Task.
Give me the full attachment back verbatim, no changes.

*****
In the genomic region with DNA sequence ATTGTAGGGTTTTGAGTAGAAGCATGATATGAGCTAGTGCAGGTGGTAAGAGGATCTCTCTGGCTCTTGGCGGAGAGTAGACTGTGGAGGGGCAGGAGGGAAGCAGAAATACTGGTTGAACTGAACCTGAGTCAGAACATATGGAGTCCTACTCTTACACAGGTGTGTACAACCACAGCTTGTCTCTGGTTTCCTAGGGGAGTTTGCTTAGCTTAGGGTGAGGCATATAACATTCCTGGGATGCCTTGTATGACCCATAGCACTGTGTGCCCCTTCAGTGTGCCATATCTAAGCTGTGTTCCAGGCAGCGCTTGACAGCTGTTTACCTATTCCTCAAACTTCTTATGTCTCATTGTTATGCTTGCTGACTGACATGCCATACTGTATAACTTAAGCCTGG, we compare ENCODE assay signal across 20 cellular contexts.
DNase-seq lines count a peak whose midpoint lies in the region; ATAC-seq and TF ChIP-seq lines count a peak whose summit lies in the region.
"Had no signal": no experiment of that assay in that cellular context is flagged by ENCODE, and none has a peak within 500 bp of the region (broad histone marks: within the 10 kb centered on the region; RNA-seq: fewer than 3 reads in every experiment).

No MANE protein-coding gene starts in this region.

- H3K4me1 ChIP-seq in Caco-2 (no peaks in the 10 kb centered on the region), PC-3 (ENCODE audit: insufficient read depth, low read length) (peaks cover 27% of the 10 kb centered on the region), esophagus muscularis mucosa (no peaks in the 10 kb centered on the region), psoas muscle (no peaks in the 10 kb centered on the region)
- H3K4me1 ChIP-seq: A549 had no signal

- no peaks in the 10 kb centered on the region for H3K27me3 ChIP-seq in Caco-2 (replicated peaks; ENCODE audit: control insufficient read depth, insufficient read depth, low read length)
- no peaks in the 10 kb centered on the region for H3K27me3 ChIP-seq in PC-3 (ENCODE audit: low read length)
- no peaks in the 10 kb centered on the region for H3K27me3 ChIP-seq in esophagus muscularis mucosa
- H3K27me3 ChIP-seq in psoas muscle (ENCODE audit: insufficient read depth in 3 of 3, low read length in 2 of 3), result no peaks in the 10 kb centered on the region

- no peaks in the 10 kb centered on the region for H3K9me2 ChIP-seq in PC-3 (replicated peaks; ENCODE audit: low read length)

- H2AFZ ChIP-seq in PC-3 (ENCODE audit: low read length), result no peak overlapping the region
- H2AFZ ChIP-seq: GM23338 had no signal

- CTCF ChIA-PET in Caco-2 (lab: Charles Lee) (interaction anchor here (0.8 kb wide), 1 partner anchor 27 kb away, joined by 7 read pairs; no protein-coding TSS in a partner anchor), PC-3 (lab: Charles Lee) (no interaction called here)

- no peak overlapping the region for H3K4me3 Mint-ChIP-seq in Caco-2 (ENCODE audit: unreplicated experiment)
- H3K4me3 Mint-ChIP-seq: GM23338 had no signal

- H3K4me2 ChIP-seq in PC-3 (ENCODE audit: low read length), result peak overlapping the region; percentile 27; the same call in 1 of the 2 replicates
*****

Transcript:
In the genomic region with DNA sequence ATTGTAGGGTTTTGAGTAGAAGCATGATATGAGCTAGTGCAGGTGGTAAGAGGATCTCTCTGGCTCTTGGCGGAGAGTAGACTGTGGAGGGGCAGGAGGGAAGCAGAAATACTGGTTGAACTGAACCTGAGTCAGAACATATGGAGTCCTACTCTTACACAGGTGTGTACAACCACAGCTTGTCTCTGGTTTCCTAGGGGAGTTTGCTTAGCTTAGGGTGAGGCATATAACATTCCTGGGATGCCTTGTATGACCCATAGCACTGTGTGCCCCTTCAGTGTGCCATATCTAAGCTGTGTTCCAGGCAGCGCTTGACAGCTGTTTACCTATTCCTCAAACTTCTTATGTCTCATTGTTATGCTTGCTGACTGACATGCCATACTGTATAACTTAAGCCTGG, we compare ENCODE assay signal across 20 cellular contexts.
DNase-seq lines count a peak whose midpoint lies in the region; ATAC-seq and TF ChIP-seq lines count a peak whose summit lies in the region.
"Had no signal": no experiment of that assay in that cellular context is flagged by ENCODE, and none has a peak within 500 bp of the region (broad histone marks: within the 10 kb centered on the region; RNA-seq: fewer than 3 reads in every experiment).

No MANE protein-coding gene starts in this region.

- H3K4me1 ChIP-seq in Caco-2 (no peaks in the 10 kb centered on the region), PC-3 (ENCODE audit: insufficient read depth, low read length) (peaks cover 27% of the 10 kb centered on the region), esophagus muscularis mucosa (no peaks in the 10 kb centered on the region), psoas muscle (no peaks in the 10 kb centered on the region)
- H3K4me1 ChIP-seq: A549 had no signal

- no peaks in the 10 kb centered on the region for H3K27me3 ChIP-seq in Caco-2 (replicated peaks; ENCODE audit: control insufficient read depth, insufficient read depth, low read length)
- no peaks in the 10 kb centered on the region for H3K27me3 ChIP-seq in PC-3 (ENCODE audit: low read length)
- no peaks in the 10 kb centered on the region for H3K27me3 ChIP-seq in esophagus muscularis mucosa
- H3K27me3 ChIP-seq in psoas muscle (ENCODE audit: insufficient read depth in 3 of 3, low read length in 2 of 3), result no peaks in the 10 kb centered on the region

- no peaks in the 10 kb centered on the region for H3K9me2 ChIP-seq in PC-3 (replicated peaks; ENCODE audit: low read length)

- H2AFZ ChIP-seq in PC-3 (ENCODE audit: low read length), result no peak overlapping the region
- H2AFZ ChIP-seq: GM23338 had no signal

- CTCF ChIA-PET in Caco-2 (lab: Charles Lee) (interaction anchor here (0.8 kb wide), 1 partner anchor 27 kb away, joined by 7 read pairs; no protein-coding TSS in a partner anchor), PC-3 (lab: Charles Lee) (no interaction called here)

- no peak overlapping the region for H3K4me3 Mint-ChIP-seq in Caco-2 (ENCODE audit: unreplicated experiment)
- H3K4me3 Mint-ChIP-seq: GM23338 had no signal

- H3K4me2 ChIP-seq in PC-3 (ENCODE audit: low read length), result peak overlapping the region; percentile 27; the same call in 1 of the 2 replicates